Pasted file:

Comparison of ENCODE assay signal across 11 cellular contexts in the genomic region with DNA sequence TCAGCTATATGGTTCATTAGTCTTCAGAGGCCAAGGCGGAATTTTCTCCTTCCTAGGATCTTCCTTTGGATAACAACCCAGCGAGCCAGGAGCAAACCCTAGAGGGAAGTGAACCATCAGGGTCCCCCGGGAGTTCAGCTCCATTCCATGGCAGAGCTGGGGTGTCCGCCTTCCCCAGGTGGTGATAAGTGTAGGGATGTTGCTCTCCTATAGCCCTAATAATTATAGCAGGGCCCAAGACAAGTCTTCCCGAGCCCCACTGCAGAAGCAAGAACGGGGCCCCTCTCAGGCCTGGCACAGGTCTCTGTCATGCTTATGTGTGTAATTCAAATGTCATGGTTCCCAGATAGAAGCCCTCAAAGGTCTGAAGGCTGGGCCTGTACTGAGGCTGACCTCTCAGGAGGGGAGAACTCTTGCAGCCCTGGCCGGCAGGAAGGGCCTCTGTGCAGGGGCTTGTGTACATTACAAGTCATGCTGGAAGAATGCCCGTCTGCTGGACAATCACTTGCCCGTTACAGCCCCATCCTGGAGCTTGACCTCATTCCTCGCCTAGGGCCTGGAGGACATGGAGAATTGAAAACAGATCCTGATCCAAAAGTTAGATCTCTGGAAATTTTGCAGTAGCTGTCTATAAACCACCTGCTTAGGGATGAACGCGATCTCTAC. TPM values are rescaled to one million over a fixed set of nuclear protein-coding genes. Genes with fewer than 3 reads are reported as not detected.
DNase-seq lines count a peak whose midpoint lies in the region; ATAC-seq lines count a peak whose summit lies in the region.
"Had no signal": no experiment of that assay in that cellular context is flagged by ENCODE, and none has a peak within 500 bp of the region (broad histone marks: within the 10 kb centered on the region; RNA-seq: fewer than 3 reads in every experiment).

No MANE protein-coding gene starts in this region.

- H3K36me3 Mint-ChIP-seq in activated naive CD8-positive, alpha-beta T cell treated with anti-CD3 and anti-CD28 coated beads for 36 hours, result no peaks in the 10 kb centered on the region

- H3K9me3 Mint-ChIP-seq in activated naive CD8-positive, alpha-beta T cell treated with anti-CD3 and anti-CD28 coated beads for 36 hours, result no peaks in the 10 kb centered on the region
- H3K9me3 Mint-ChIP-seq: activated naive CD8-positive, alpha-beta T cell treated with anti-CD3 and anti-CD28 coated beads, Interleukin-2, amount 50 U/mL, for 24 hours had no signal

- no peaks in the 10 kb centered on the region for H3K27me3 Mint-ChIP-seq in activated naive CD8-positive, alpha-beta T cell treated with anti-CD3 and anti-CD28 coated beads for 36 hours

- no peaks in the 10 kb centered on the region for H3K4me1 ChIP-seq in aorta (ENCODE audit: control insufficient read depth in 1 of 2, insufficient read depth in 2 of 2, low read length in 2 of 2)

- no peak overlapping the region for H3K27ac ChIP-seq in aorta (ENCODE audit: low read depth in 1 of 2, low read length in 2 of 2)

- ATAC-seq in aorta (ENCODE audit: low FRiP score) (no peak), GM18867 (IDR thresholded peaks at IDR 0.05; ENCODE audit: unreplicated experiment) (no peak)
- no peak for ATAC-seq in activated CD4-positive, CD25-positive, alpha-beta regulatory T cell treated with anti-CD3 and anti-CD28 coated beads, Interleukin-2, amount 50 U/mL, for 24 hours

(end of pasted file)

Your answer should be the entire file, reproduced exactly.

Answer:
Comparison of ENCODE assay signal across 11 cellular contexts in the genomic region with DNA sequence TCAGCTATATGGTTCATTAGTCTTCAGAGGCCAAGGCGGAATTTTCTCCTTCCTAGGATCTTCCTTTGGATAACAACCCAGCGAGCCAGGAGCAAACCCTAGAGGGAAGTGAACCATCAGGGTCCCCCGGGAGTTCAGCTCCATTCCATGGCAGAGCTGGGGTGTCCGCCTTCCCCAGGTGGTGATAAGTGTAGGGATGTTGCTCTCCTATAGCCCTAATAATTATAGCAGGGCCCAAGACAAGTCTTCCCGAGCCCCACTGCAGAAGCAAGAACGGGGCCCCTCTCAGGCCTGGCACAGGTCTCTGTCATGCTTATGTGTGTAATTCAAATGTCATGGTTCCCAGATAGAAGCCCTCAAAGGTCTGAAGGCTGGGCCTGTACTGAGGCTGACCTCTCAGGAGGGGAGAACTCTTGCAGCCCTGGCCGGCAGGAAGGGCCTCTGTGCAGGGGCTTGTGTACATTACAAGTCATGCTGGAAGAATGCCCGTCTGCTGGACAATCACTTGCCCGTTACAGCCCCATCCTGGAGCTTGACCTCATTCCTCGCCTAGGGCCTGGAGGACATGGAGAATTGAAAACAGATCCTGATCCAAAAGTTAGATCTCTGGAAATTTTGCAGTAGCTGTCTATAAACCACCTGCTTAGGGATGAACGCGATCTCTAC. TPM values are rescaled to one million over a fixed set of nuclear protein-coding genes. Genes with fewer than 3 reads are reported as not detected.
DNase-seq lines count a peak whose midpoint lies in the region; ATAC-seq lines count a peak whose summit lies in the region.
"Had no signal": no experiment of that assay in that cellular context is flagged by ENCODE, and none has a peak within 500 bp of the region (broad histone marks: within the 10 kb centered on the region; RNA-seq: fewer than 3 reads in every experiment).

No MANE protein-coding gene starts in this region.

- H3K36me3 Mint-ChIP-seq in activated naive CD8-positive, alpha-beta T cell treated with anti-CD3 and anti-CD28 coated beads for 36 hours, result no peaks in the 10 kb centered on the region

- H3K9me3 Mint-ChIP-seq in activated naive CD8-positive, alpha-beta T cell treated with anti-CD3 and anti-CD28 coated beads for 36 hours, result no peaks in the 10 kb centered on the region
- H3K9me3 Mint-ChIP-seq: activated naive CD8-positive, alpha-beta T cell treated with anti-CD3 and anti-CD28 coated beads, Interleukin-2, amount 50 U/mL, for 24 hours had no signal

- no peaks in the 10 kb centered on the region for H3K27me3 Mint-ChIP-seq in activated naive CD8-positive, alpha-beta T cell treated with anti-CD3 and anti-CD28 coated beads for 36 hours

- no peaks in the 10 kb centered on the region for H3K4me1 ChIP-seq in aorta (ENCODE audit: control insufficient read depth in 1 of 2, insufficient read depth in 2 of 2, low read length in 2 of 2)

- no peak overlapping the region for H3K27ac ChIP-seq in aorta (ENCODE audit: low read depth in 1 of 2, low read length in 2 of 2)

- ATAC-seq in aorta (ENCODE audit: low FRiP score) (no peak), GM18867 (IDR thresholded peaks at IDR 0.05; ENCODE audit: unreplicated experiment) (no peak)
- no peak for ATAC-seq in activated CD4-positive, CD25-positive, alpha-beta regulatory T cell treated with anti-CD3 and anti-CD28 coated beads, Interleukin-2, amount 50 U/mL, for 24 hours